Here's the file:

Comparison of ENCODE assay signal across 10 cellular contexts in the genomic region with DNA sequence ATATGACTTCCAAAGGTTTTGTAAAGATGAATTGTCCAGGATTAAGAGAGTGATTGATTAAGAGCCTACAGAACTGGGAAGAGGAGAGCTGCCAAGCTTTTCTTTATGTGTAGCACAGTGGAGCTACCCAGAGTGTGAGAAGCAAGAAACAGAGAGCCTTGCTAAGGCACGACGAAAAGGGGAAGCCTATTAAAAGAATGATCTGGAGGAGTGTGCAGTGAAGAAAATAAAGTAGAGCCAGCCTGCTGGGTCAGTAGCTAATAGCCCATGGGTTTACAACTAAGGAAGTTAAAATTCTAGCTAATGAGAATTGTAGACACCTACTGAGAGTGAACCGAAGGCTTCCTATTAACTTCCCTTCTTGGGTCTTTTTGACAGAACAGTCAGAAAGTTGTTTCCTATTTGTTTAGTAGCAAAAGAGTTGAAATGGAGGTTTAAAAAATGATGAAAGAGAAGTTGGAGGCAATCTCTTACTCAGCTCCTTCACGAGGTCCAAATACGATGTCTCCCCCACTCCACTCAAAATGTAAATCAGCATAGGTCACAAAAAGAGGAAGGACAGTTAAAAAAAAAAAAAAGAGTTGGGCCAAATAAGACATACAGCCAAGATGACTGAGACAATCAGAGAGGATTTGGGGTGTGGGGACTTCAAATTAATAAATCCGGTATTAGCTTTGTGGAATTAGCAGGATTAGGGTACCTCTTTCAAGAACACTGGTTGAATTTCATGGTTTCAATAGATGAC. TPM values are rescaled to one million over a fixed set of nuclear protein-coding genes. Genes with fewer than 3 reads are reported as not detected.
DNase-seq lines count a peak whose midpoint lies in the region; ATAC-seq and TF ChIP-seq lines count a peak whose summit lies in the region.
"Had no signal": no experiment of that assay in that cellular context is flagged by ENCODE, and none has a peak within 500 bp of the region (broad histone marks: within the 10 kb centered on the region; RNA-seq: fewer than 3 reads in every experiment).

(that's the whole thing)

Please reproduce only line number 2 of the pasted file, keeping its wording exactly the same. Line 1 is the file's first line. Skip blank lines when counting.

DNase-seq lines count a peak whose midpoint lies in the region; ATAC-seq and TF ChIP-seq lines count a peak whose summit lies in the region.